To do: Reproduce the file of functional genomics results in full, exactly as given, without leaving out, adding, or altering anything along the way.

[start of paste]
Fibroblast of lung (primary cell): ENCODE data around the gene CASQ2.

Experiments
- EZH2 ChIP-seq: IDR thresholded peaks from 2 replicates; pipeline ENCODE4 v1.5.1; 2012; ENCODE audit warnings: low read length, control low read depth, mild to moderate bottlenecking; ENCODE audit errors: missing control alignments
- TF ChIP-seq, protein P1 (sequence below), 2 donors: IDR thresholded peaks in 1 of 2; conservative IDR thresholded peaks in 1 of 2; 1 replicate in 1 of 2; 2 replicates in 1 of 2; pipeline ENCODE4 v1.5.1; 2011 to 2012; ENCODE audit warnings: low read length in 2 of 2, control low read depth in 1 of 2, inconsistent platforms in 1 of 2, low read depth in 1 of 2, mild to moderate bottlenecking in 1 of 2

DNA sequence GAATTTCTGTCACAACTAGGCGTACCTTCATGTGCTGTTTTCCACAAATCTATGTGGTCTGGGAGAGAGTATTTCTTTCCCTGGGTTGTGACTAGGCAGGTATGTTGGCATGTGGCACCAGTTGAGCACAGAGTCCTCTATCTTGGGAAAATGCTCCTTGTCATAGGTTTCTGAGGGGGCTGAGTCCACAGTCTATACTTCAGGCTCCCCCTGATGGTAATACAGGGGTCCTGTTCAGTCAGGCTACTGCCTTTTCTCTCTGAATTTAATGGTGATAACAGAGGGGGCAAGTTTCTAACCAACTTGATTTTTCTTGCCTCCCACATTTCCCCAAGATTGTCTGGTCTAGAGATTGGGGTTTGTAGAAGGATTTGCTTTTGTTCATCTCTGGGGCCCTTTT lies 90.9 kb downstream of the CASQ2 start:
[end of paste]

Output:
Fibroblast of lung (primary cell): ENCODE data around the gene CASQ2.

Experiments
- EZH2 ChIP-seq: IDR thresholded peaks from 2 replicates; pipeline ENCODE4 v1.5.1; 2012; ENCODE audit warnings: low read length, control low read depth, mild to moderate bottlenecking; ENCODE audit errors: missing control alignments
- TF ChIP-seq, protein P1 (sequence below), 2 donors: IDR thresholded peaks in 1 of 2; conservative IDR thresholded peaks in 1 of 2; 1 replicate in 1 of 2; 2 replicates in 1 of 2; pipeline ENCODE4 v1.5.1; 2011 to 2012; ENCODE audit warnings: low read length in 2 of 2, control low read depth in 1 of 2, inconsistent platforms in 1 of 2, low read depth in 1 of 2, mild to moderate bottlenecking in 1 of 2

DNA sequence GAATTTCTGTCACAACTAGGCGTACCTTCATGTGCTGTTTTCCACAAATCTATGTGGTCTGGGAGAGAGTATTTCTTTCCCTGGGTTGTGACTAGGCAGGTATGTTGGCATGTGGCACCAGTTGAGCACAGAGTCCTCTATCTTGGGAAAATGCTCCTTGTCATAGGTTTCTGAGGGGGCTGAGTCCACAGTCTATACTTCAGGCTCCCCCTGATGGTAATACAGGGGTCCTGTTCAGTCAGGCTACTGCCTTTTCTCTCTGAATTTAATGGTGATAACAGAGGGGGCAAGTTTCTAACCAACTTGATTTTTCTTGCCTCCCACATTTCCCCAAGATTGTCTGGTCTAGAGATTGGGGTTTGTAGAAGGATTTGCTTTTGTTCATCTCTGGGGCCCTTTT lies 90.9 kb downstream of the CASQ2 start: